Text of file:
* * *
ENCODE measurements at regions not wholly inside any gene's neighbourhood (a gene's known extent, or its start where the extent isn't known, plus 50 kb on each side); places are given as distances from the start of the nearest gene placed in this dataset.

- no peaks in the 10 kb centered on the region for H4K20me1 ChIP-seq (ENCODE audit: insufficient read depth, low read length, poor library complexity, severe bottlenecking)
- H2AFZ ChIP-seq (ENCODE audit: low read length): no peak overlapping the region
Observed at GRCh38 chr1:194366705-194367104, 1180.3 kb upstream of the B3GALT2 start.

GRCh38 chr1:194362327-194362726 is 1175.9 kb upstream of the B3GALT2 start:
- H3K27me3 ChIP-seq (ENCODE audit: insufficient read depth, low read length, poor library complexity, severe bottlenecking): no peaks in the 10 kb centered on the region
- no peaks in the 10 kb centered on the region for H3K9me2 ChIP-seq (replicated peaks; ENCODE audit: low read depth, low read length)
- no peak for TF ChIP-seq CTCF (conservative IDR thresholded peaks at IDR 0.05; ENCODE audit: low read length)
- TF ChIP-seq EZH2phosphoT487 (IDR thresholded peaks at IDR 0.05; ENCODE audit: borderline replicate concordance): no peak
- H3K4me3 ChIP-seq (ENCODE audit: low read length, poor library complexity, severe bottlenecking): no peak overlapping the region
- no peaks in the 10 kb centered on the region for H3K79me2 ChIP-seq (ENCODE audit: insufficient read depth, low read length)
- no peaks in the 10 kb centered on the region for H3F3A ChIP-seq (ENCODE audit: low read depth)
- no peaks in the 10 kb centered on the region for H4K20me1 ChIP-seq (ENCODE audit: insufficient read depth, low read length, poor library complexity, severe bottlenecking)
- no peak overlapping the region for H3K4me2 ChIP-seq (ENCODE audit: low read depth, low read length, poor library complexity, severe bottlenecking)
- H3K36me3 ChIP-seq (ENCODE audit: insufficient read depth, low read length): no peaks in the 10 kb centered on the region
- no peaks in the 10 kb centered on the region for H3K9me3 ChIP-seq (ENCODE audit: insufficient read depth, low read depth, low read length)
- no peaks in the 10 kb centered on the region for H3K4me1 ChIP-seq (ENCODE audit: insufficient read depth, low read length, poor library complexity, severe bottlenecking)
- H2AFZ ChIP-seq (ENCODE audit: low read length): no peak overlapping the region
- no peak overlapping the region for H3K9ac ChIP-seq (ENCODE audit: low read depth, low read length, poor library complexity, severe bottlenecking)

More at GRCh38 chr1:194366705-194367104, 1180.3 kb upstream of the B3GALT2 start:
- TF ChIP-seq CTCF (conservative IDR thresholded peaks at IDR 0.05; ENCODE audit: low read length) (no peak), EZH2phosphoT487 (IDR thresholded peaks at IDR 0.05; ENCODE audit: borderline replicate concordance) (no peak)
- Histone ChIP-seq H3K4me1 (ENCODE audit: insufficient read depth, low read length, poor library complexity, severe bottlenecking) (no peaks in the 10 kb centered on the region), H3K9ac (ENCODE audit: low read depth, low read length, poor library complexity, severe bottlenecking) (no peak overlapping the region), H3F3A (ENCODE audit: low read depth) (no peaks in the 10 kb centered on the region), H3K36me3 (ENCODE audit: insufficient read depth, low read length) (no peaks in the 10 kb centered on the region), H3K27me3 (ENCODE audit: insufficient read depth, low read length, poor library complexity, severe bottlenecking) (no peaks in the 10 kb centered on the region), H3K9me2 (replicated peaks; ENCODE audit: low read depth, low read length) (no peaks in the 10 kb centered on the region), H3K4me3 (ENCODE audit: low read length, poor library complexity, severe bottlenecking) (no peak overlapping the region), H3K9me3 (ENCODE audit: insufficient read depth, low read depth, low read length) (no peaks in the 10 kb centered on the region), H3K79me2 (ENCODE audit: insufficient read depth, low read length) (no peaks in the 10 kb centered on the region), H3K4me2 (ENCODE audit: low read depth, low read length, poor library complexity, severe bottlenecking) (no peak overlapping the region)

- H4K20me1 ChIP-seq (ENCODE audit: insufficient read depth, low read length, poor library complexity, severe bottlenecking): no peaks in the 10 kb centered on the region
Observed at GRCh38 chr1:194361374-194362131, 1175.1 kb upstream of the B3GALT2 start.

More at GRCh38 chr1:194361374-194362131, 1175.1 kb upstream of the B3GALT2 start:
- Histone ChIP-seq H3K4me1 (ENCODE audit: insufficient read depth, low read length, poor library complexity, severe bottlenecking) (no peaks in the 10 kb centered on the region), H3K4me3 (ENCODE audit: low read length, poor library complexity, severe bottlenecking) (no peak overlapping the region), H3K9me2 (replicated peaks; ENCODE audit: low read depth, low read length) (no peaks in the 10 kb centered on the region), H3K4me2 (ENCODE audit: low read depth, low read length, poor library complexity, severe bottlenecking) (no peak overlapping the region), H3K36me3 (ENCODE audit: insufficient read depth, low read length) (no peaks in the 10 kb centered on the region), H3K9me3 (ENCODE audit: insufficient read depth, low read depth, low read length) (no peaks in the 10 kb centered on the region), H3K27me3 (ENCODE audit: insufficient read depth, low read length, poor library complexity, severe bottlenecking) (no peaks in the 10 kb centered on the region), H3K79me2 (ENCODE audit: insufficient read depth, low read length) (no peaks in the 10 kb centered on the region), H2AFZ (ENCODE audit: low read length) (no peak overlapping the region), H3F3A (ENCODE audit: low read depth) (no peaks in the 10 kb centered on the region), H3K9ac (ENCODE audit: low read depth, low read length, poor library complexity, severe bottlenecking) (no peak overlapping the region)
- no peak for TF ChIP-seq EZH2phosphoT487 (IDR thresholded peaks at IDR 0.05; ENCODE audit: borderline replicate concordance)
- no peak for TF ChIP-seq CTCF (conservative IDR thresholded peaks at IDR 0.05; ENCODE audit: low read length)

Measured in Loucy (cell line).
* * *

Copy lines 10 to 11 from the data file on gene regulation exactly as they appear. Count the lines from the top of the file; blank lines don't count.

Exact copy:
- H3K4me3 ChIP-seq (ENCODE audit: low read length, poor library complexity, severe bottlenecking): no peak overlapping the region
- no peaks in the 10 kb centered on the region for H3K79me2 ChIP-seq (ENCODE audit: insufficient read depth, low read length)